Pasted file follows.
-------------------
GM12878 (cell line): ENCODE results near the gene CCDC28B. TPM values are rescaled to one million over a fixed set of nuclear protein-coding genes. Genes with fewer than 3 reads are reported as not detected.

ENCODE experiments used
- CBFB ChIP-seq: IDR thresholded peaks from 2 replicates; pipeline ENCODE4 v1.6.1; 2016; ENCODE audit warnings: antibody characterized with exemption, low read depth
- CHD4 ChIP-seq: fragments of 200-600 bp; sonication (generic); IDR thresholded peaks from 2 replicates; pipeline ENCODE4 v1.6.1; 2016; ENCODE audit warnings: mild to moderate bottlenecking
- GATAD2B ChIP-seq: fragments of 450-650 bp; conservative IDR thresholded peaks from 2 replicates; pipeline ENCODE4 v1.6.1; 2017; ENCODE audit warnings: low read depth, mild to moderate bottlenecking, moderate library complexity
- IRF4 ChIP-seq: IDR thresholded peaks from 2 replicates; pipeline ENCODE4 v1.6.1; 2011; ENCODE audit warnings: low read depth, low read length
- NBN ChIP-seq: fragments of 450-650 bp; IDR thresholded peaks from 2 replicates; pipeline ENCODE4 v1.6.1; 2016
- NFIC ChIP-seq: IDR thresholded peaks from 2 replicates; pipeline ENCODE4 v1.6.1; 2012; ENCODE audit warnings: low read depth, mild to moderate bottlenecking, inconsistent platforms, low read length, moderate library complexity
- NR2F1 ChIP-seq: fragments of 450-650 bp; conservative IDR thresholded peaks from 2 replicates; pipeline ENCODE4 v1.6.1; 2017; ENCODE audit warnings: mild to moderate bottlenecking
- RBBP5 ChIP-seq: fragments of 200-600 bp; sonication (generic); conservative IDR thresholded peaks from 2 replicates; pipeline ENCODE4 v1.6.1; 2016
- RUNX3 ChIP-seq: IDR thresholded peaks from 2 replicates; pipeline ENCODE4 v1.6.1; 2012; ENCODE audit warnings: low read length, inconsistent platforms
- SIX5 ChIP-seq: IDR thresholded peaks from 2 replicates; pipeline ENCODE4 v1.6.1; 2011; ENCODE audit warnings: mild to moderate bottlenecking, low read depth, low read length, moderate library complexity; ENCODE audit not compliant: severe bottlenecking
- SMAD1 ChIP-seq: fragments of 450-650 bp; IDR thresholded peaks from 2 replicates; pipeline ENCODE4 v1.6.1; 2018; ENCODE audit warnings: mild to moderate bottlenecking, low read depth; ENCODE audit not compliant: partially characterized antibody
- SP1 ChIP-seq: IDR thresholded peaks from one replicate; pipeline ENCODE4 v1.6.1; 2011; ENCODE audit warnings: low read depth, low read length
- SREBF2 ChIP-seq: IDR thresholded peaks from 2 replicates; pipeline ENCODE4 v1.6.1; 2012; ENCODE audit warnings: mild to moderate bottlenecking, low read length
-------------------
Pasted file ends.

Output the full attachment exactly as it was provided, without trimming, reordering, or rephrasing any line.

GM12878 (cell line): ENCODE results near the gene CCDC28B. TPM values are rescaled to one million over a fixed set of nuclear protein-coding genes. Genes with fewer than 3 reads are reported as not detected.

ENCODE experiments used
- CBFB ChIP-seq: IDR thresholded peaks from 2 replicates; pipeline ENCODE4 v1.6.1; 2016; ENCODE audit warnings: antibody characterized with exemption, low read depth
- CHD4 ChIP-seq: fragments of 200-600 bp; sonication (generic); IDR thresholded peaks from 2 replicates; pipeline ENCODE4 v1.6.1; 2016; ENCODE audit warnings: mild to moderate bottlenecking
- GATAD2B ChIP-seq: fragments of 450-650 bp; conservative IDR thresholded peaks from 2 replicates; pipeline ENCODE4 v1.6.1; 2017; ENCODE audit warnings: low read depth, mild to moderate bottlenecking, moderate library complexity
- IRF4 ChIP-seq: IDR thresholded peaks from 2 replicates; pipeline ENCODE4 v1.6.1; 2011; ENCODE audit warnings: low read depth, low read length
- NBN ChIP-seq: fragments of 450-650 bp; IDR thresholded peaks from 2 replicates; pipeline ENCODE4 v1.6.1; 2016
- NFIC ChIP-seq: IDR thresholded peaks from 2 replicates; pipeline ENCODE4 v1.6.1; 2012; ENCODE audit warnings: low read depth, mild to moderate bottlenecking, inconsistent platforms, low read length, moderate library complexity
- NR2F1 ChIP-seq: fragments of 450-650 bp; conservative IDR thresholded peaks from 2 replicates; pipeline ENCODE4 v1.6.1; 2017; ENCODE audit warnings: mild to moderate bottlenecking
- RBBP5 ChIP-seq: fragments of 200-600 bp; sonication (generic); conservative IDR thresholded peaks from 2 replicates; pipeline ENCODE4 v1.6.1; 2016
- RUNX3 ChIP-seq: IDR thresholded peaks from 2 replicates; pipeline ENCODE4 v1.6.1; 2012; ENCODE audit warnings: low read length, inconsistent platforms
- SIX5 ChIP-seq: IDR thresholded peaks from 2 replicates; pipeline ENCODE4 v1.6.1; 2011; ENCODE audit warnings: mild to moderate bottlenecking, low read depth, low read length, moderate library complexity; ENCODE audit not compliant: severe bottlenecking
- SMAD1 ChIP-seq: fragments of 450-650 bp; IDR thresholded peaks from 2 replicates; pipeline ENCODE4 v1.6.1; 2018; ENCODE audit warnings: mild to moderate bottlenecking, low read depth; ENCODE audit not compliant: partially characterized antibody
- SP1 ChIP-seq: IDR thresholded peaks from one replicate; pipeline ENCODE4 v1.6.1; 2011; ENCODE audit warnings: low read depth, low read length
- SREBF2 ChIP-seq: IDR thresholded peaks from 2 replicates; pipeline ENCODE4 v1.6.1; 2012; ENCODE audit warnings: mild to moderate bottlenecking, low read length